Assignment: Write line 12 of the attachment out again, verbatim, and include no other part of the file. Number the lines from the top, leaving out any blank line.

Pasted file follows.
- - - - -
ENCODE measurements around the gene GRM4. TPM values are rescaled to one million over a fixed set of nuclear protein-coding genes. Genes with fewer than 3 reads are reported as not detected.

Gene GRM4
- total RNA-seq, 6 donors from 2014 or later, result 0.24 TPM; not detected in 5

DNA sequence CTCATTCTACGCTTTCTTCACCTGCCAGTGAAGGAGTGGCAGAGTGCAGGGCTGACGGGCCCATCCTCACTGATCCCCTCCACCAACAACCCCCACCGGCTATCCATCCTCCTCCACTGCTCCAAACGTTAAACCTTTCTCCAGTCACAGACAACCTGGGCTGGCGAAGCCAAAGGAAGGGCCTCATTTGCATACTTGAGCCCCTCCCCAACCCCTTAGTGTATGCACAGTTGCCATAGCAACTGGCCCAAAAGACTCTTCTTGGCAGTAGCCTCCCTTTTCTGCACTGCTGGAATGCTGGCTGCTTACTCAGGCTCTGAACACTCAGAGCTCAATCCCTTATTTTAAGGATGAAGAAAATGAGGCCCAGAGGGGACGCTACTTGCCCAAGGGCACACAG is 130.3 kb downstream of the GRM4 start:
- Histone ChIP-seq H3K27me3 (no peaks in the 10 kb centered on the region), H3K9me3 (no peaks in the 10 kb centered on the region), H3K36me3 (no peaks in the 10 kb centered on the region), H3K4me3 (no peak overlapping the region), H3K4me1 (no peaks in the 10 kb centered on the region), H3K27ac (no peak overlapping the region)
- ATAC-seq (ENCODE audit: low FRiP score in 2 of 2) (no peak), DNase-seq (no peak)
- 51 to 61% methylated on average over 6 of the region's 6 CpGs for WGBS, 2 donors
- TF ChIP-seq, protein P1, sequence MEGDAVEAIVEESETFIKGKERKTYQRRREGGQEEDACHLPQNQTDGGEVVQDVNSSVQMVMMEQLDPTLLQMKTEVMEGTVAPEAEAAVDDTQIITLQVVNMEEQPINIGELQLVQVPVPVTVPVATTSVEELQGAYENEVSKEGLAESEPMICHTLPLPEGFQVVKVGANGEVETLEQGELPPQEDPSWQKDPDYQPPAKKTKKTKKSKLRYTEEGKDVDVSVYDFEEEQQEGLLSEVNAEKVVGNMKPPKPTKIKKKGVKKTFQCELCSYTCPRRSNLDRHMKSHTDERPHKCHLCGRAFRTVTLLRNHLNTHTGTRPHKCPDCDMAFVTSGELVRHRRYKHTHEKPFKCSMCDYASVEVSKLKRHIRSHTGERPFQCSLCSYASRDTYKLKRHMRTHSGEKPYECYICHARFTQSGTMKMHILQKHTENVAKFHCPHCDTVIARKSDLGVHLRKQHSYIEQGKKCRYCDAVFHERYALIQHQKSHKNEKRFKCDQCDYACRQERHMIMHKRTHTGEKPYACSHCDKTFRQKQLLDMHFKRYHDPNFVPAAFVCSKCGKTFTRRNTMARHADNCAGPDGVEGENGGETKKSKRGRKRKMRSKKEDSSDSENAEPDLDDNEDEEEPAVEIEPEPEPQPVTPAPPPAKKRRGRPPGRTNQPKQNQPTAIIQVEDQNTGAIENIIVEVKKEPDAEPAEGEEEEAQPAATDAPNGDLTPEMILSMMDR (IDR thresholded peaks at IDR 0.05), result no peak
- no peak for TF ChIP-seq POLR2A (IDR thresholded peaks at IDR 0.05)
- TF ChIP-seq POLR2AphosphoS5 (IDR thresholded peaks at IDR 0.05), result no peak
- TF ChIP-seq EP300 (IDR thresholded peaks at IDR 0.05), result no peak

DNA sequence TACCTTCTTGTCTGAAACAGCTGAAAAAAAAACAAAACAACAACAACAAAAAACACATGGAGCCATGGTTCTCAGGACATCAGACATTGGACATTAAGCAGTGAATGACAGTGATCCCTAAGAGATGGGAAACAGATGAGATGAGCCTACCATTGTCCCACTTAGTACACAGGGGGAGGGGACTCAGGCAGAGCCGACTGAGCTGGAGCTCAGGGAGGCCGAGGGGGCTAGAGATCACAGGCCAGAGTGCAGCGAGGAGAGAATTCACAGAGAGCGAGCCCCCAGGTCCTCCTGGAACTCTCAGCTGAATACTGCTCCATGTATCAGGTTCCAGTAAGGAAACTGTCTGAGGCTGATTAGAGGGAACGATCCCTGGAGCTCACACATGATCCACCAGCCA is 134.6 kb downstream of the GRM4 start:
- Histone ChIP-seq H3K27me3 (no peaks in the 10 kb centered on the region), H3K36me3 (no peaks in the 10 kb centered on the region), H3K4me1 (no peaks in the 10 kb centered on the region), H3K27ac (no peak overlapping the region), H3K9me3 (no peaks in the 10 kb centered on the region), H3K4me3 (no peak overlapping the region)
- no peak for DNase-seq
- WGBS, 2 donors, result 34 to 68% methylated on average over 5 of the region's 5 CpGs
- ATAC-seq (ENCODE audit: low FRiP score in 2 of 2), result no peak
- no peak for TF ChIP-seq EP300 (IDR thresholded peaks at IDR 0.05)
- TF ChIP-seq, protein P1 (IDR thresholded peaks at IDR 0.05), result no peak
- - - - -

DNA sequence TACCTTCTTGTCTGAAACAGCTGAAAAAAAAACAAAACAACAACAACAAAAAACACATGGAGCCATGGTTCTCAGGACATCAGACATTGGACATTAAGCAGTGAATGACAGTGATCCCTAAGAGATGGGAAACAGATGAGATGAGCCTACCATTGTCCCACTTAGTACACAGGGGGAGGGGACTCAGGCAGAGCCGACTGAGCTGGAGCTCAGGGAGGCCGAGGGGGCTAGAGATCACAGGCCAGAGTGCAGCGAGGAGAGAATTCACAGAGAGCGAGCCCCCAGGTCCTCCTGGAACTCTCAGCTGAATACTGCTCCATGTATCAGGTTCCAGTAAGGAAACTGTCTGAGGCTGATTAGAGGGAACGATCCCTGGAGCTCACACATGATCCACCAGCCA is 134.6 kb downstream of the GRM4 start: